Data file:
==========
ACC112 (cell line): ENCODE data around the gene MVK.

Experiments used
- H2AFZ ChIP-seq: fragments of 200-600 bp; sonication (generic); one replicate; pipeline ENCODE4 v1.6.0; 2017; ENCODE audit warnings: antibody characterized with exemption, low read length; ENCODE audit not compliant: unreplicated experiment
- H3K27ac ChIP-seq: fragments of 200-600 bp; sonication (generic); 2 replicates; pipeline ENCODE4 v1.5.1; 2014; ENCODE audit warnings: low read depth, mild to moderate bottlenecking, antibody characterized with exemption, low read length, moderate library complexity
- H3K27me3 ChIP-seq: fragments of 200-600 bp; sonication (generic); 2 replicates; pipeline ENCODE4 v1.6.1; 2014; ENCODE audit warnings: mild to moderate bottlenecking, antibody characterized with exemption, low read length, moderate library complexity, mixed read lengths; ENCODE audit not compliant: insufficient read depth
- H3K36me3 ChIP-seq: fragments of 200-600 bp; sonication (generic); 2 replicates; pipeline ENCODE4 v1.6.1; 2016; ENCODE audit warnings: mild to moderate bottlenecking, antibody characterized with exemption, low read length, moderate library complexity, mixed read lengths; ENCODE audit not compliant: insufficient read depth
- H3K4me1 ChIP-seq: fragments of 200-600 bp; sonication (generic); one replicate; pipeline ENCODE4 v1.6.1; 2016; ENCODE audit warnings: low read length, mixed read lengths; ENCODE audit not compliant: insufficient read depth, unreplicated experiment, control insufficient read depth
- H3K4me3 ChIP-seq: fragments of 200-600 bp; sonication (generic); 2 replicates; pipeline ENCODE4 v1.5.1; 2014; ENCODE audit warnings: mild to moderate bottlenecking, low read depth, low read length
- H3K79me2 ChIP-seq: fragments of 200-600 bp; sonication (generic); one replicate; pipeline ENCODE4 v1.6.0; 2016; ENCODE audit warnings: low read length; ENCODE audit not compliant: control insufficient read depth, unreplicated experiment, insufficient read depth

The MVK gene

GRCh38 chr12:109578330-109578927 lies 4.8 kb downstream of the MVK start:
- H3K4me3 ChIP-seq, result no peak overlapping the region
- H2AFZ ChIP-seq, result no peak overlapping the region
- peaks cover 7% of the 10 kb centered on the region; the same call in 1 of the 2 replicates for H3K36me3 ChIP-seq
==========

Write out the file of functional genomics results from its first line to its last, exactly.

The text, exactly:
ACC112 (cell line): ENCODE data around the gene MVK.

Experiments used
- H2AFZ ChIP-seq: fragments of 200-600 bp; sonication (generic); one replicate; pipeline ENCODE4 v1.6.0; 2017; ENCODE audit warnings: antibody characterized with exemption, low read length; ENCODE audit not compliant: unreplicated experiment
- H3K27ac ChIP-seq: fragments of 200-600 bp; sonication (generic); 2 replicates; pipeline ENCODE4 v1.5.1; 2014; ENCODE audit warnings: low read depth, mild to moderate bottlenecking, antibody characterized with exemption, low read length, moderate library complexity
- H3K27me3 ChIP-seq: fragments of 200-600 bp; sonication (generic); 2 replicates; pipeline ENCODE4 v1.6.1; 2014; ENCODE audit warnings: mild to moderate bottlenecking, antibody characterized with exemption, low read length, moderate library complexity, mixed read lengths; ENCODE audit not compliant: insufficient read depth
- H3K36me3 ChIP-seq: fragments of 200-600 bp; sonication (generic); 2 replicates; pipeline ENCODE4 v1.6.1; 2016; ENCODE audit warnings: mild to moderate bottlenecking, antibody characterized with exemption, low read length, moderate library complexity, mixed read lengths; ENCODE audit not compliant: insufficient read depth
- H3K4me1 ChIP-seq: fragments of 200-600 bp; sonication (generic); one replicate; pipeline ENCODE4 v1.6.1; 2016; ENCODE audit warnings: low read length, mixed read lengths; ENCODE audit not compliant: insufficient read depth, unreplicated experiment, control insufficient read depth
- H3K4me3 ChIP-seq: fragments of 200-600 bp; sonication (generic); 2 replicates; pipeline ENCODE4 v1.5.1; 2014; ENCODE audit warnings: mild to moderate bottlenecking, low read depth, low read length
- H3K79me2 ChIP-seq: fragments of 200-600 bp; sonication (generic); one replicate; pipeline ENCODE4 v1.6.0; 2016; ENCODE audit warnings: low read length; ENCODE audit not compliant: control insufficient read depth, unreplicated experiment, insufficient read depth

The MVK gene

GRCh38 chr12:109578330-109578927 lies 4.8 kb downstream of the MVK start:
- H3K4me3 ChIP-seq, result no peak overlapping the region
- H2AFZ ChIP-seq, result no peak overlapping the region
- peaks cover 7% of the 10 kb centered on the region; the same call in 1 of the 2 replicates for H3K36me3 ChIP-seq